This is a powerful and moving coming of age story which captivated me from the very first page. I loved the main character’s gentle, reflective exploration of his troubled, ambivalent relationship with his father, his friendship with Bruno and his struggles to find a direction and purpose in life. Bruno too is struggling, not only with trying to make his farm financially viable but also with his failing marriage. The author very powerfully evoked the contrasts between the hardships and poverty endured by people who live and work in the mountains, the hazards of the terrain as well as the beauty of the landscape. This meant that I always felt conscious of the fact that, although beautiful, this could be an unforgiving environment.
I found that each of the characters was well-developed and convincing, so I felt that I got to know them well and to care about what happened to them. The exploration of male friendship and, more generally, how friendships survive frequent absences, was central to the story’s development and added a rich dimension to the relationship between the main characters. Love, loss, regret, reparation, hope, resignation and disappointment were all themes which ran throughout the story, lending a convincing credibility to the development of each of the characters. Despite the intense emotions which underlay Pietro’s reflections, there was no mawkish sentimentality in the story-telling, something which increased the impact it had on me.
Paolo Cognetti captures not only the stunningly beautiful landscape of the mountains and valleys, and the variety of flora and fauna to be found there, but also the domestic landscape of home, both urban and rural. Using breathtakingly exquisite language, his descriptions were so evocative, that I felt I was experiencing the sights, sounds and smells he was describing; these were not just a background to the story-telling, but were central to it. His deep-seated love of the mountains was clear in every sentence and, as I too fell in love with mountains when I was a young teenager, a love which has grown ever deeper over the decades, this was something with which I could viscerally identify.
I found this an outstanding, unforgettable story. When I had read the final sentence, I wanted to go back to the beginning to immerse myself again in its beautiful, sensual language and thought-provoking themes – I just wish I could give it more than a 5* rating! ( )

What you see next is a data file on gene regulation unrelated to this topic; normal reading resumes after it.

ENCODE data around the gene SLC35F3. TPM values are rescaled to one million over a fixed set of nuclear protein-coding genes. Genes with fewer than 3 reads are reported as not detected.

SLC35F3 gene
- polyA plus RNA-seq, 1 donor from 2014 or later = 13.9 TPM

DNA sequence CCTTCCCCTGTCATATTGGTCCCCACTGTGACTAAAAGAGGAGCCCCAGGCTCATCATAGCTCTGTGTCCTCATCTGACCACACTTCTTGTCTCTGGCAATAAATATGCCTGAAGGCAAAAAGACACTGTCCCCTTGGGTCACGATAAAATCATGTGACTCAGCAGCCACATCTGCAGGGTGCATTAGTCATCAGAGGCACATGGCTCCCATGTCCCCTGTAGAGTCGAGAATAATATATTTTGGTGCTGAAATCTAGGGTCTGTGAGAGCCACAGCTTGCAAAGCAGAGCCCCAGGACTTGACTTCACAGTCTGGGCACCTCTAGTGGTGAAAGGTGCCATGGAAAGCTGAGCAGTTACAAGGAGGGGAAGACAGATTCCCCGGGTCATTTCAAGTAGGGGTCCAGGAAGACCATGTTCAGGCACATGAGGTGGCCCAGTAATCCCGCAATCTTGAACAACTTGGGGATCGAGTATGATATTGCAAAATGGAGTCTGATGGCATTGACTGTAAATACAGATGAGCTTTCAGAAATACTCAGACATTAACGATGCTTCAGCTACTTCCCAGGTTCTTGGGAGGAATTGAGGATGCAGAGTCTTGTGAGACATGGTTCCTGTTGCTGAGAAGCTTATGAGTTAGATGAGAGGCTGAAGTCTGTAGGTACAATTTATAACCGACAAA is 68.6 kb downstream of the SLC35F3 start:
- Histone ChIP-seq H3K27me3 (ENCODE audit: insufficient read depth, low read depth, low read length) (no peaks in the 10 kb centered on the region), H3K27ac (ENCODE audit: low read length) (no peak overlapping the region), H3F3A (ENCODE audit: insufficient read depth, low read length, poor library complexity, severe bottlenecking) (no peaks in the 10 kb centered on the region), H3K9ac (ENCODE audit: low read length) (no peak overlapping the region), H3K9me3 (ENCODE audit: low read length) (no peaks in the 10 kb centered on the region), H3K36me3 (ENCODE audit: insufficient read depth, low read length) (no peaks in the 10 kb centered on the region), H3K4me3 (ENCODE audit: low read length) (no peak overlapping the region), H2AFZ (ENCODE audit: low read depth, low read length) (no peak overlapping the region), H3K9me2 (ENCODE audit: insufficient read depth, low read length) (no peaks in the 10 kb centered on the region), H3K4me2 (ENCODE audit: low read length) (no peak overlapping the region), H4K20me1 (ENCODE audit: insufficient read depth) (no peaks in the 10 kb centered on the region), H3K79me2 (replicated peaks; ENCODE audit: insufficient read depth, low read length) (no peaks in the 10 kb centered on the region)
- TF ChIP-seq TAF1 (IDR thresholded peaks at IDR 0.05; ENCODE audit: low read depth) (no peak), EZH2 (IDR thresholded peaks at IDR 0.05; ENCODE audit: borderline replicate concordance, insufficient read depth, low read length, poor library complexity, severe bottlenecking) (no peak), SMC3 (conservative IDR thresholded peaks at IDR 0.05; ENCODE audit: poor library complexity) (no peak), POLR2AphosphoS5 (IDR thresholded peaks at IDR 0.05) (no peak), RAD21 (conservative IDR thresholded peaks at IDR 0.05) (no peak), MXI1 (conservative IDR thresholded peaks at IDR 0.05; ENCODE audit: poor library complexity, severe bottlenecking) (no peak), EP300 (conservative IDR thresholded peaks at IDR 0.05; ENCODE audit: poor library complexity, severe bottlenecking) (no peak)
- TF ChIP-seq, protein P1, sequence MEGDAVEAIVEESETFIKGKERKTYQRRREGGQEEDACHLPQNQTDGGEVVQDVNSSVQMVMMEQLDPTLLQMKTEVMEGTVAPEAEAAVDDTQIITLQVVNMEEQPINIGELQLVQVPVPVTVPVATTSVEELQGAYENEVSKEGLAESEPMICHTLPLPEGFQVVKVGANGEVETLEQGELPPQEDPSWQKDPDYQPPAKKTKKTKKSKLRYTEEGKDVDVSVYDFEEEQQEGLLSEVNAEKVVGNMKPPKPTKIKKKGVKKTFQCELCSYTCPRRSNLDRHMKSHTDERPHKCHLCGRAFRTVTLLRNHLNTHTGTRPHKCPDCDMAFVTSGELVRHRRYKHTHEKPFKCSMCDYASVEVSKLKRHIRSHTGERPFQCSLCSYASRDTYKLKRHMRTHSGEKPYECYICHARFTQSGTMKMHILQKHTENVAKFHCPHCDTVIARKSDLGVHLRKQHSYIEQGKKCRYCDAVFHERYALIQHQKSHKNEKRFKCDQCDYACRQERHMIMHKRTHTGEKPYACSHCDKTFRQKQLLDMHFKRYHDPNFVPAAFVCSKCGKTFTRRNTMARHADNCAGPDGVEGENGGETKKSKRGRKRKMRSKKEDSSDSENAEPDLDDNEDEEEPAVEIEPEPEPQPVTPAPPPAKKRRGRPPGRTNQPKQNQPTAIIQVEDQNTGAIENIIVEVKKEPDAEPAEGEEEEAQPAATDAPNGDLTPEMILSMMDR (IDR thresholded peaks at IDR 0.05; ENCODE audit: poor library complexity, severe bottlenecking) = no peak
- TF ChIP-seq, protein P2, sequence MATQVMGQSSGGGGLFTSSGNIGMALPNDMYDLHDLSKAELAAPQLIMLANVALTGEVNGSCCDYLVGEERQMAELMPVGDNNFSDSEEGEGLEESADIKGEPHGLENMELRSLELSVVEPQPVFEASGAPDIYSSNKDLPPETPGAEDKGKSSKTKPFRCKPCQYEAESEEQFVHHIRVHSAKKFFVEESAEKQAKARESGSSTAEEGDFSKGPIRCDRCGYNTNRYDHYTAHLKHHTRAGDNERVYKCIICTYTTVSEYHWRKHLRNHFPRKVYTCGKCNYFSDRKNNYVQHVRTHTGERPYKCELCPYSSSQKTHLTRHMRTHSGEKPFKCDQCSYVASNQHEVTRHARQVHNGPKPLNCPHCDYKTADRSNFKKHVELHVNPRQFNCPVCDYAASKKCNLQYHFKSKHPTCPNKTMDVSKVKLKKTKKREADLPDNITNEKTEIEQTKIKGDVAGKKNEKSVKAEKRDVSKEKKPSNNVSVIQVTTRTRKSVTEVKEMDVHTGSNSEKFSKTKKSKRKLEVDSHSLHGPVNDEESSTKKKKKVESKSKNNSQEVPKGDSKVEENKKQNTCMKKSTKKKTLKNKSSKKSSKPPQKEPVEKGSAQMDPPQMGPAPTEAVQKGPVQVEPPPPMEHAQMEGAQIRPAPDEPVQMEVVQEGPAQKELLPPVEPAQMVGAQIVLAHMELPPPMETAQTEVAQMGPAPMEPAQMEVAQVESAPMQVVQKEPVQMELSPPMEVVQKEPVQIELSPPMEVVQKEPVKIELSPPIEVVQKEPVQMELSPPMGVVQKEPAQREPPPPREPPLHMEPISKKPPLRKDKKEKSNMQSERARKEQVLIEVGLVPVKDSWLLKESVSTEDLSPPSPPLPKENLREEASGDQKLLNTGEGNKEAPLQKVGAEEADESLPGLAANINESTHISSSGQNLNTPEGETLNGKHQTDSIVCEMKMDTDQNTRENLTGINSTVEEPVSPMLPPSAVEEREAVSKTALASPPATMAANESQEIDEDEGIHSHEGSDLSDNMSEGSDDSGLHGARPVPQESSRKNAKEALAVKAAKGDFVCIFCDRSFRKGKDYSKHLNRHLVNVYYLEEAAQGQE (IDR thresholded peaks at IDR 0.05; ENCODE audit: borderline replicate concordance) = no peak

linda.a. | Nov 21, 2018 |
A beautiful, contemplative toned novel, about the relationships between father's and sons, and the friendship between two very different boys. Piedro is even when his family takes a holiday cottage at the foot of Italy's Grand Rosa Mountain. His father has a love of mountains, their paths, hiking through different passages and seeing what he can find, experiencing nature. An experience Piedro does not cherish as much as his father, which will eventually become a fissure in their relationship. Piedro meets Bruno, a boy who herds cows, his mother a true mountain woman, s father with whom he will have his own difficulties.

So many books about mother, daughter relationships, female friendships, it was a welcome relief to come upon a book that featured male relationships. Gorgeous and lengthy descriptions of mountains, touching scenes between friends as they grow older and try to find x new way to define their friendship. Bruno, staying put in the mountains he has made his home, and Piedro, who wants to explore other areas, do different things. The fracture between both fathers and sons and the reason for these. A touching, quiet book, but one that quietly weaved its way into my heart.

ARC from Edelweiss. ( )
  Beamis12 | Apr 1, 2018 |
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» Add other authors (8 possible)

Author nameRoleType of authorWork?Status
Paolo Cognettiprimary authorall editionscalculated
Boeke, YondTranslatorsecondary authorsome editionsconfirmed
Burkhardt, ChristianeTranslatorsecondary authorsome editionsconfirmed
Carnell, SimonTranslatorsecondary authorsome editionsconfirmed
Emitslöf, MalinTranslatorsecondary authorsome editionsconfirmed
Krone, PattyTranslatorsecondary authorsome editionsconfirmed
Segre, EricaTranslatorsecondary authorsome editionsconfirmed
Watz, TommyTranslatorsecondary authorsome editionsconfirmed

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Farewell! Farewell! But this I tell To thee, thou Wedding-Guest! He prayeth well, who loveth well Both man and bird and beast. ----ST Coleridge, The Rime of the Ancient Mariner
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Mijn vader had in de bergen zo zijn eigen manier van wandelen.
My father had his own way of going to the mountains: scarcely inclined to meditation, full of obstinacy and arrogance.
Information from the Dutch Common Knowledge. Edit to localize it to your language.
«E cosa fa?» chiesi, anche se in realtà volevo chiedere: e come sta? Si ricorda di me? In tutti questi anni mi ha pensato quanto l'ho pensato io? Ma ormai avevo imparato a fare le domande degli adulti, in cui si chiede una cosa per saperne un'altra.
Stavo imparando che cosa succede a uno che va via: che gli altri continuano a vivere senza di lui.
Non avevano soldi per comprarsi niente. Ma nessuno ne aveva, disse mia madre, tra chi andava in montagna a quei tempi: le Alpi erano l'avventura dei poveri, il Polo Nord e l'Oceano Pacifico di ragazzi come loro.
Un uomo con due baffi bianchi mi raccontò che per lui era un modo di ripensare alla sua vita. Era come se, attaccando lo stesso vecchio sentiero una volta all'anno, si addentrasse tra i ricordi e risalisse il corso della propria memoria. … «Eh già, non c'è niente come la montagna per ricordare».
«Tornato quassù dopo tanto tempo. Sarebbe bello restarci tutti insieme, senza vedere più nessuno, senza dover più scendere a valle».